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Call for Proposals: 2017 Summit for Recycling Conference – Deadline extended!

Summit for Recycling
June 4-6, 2017
Fort Collins Marriott
350 East Horsetooth Road
Fort Collins, Colorado

Download the Call for Proposals as a PDF

Submit Your Proposal

Please distribute widely to colleagues and contacts!

Deadline for Proposals – Extended: Friday, December 16, 2016

Theme: “Recycling – Make it your business”

Fostering Colorado communities’ zero-waste businesses – small, medium and large

The commercial sector can be an untapped market for increasing waste diversion. Businesses need to know recycling and composting save money by reducing a company’s trash bill and provide an opportunity to create a positive image in the community that attracts new customers and brings in more revenue. What steps can businesses that are already recycling take to further increase their sustainability goals? The 2017 Summit for Recycling seeks to educate the business sector about the benefits of waste diversion and sustainable materials management and explore ways our community leaders and local recycling organizations can engage the business sector on this issue. Attendees will learn how to incorporate recycling into sustainability plans, how to educate members of their business community on the benefits of recycling and why they should recycle.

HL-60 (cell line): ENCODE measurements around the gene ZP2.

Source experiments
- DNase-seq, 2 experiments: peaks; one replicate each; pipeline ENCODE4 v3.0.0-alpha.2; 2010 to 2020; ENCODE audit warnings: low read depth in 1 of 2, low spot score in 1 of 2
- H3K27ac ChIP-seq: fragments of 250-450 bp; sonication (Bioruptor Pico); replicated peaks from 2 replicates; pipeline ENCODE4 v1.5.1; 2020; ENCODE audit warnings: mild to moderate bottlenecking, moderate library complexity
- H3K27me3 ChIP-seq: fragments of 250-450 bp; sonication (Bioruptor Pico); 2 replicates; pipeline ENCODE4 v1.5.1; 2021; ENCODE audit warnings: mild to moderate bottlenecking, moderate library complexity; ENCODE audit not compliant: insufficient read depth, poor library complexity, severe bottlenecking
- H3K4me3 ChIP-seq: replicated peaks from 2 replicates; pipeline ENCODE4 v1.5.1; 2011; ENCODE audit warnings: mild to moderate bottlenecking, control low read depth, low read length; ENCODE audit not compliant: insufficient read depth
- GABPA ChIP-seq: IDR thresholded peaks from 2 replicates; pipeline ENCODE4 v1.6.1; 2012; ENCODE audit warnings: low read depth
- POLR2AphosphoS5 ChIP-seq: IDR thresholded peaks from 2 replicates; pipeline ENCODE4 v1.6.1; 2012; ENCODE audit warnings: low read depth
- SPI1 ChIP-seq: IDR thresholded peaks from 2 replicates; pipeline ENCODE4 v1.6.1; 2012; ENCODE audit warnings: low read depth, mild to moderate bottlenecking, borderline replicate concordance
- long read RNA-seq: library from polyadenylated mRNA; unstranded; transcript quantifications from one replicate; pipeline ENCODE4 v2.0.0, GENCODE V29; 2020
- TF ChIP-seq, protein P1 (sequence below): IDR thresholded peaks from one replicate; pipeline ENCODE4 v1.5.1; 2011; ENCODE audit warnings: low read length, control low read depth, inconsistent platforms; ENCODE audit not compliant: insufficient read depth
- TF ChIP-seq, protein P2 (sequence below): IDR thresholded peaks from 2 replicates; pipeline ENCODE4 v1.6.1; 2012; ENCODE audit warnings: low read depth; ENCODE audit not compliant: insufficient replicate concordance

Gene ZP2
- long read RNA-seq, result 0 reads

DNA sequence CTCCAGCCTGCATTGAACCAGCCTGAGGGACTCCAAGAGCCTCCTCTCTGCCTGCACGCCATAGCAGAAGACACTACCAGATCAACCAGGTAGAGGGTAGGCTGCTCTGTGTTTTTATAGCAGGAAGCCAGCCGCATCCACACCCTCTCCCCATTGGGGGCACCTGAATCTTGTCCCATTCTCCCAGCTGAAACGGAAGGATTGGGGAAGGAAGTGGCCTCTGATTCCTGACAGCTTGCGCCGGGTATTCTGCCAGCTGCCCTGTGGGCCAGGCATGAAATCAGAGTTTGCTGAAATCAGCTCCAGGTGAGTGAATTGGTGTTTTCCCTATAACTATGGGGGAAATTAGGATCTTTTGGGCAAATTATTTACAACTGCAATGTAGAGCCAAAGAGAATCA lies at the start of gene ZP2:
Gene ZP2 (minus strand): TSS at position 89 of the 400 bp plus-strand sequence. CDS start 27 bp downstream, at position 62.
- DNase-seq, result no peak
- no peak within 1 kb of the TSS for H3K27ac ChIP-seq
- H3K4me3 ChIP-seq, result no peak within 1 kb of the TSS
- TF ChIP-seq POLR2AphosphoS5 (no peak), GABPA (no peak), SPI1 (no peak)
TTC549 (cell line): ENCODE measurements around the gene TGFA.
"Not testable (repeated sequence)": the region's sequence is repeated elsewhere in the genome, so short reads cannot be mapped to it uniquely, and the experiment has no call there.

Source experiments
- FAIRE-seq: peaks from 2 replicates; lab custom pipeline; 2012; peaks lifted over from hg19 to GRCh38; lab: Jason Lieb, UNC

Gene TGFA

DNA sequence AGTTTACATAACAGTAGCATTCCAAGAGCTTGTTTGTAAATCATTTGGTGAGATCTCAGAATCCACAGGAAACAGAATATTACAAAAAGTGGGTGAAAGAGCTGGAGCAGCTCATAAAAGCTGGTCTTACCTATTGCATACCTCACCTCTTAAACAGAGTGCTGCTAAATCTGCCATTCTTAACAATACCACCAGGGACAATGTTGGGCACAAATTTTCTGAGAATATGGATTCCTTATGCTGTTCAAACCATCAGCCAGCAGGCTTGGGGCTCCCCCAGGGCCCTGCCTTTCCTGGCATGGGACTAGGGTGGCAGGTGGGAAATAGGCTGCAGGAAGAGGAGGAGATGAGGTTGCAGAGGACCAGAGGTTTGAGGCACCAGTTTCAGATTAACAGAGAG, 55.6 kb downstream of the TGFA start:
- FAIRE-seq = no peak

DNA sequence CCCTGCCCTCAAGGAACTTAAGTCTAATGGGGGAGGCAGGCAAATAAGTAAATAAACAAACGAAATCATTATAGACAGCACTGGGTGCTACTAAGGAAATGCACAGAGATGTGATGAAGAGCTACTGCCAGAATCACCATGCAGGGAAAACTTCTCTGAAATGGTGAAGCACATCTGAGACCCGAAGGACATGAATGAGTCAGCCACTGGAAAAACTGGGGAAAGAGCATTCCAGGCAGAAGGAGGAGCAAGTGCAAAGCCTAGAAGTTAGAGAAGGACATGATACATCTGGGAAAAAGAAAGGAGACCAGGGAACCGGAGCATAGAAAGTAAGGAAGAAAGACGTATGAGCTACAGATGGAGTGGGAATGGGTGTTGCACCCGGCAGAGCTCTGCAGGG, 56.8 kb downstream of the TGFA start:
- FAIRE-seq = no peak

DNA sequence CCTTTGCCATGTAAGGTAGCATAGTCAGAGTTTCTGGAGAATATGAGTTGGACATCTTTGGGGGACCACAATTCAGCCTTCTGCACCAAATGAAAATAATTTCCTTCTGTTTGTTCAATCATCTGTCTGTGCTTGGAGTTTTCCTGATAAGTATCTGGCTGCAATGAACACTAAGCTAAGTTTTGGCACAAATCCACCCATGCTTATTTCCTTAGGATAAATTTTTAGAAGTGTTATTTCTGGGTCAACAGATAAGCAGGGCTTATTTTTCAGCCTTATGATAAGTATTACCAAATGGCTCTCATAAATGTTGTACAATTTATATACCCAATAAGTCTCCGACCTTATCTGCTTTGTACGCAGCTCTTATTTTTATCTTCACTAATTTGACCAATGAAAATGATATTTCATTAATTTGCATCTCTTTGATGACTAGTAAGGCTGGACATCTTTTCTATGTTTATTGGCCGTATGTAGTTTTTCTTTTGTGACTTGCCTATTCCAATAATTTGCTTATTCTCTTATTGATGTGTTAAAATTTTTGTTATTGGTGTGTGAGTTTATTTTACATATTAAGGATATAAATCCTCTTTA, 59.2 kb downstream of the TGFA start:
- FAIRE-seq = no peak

Submit your most creative ideas!

CAFR invites you to submit a proposal that will offer original content and an interactive experience for our attendees. Along with networking opportunities and a rich exhibit hall experience, we want the 2017 Summit for Recycling program to speak not only to the business community but also to the haulers, MRF operators, recyclers and the local governments and nonprofits that drive participation in waste diversion programs.

Session Models

We will give preferential consideration to proposals that break away from traditional slide presentations. We are looking for creative session formats that will involve the attendees in debate, discussion and dialogue – interactive, proactive or just plain active! Having attendees leave the Summit with concrete and tangible tools to improve their programs or processes is a high priority.

Some format ideas you might consider:

  • Pro/con debate about a particular program
  • Panel discussion about a new idea for a cutting edge technology or system
  • Case studies and first-hand “testimonials” that illustrate how diverse approaches were used for achieving a goal with discussion about which approaches worked best and why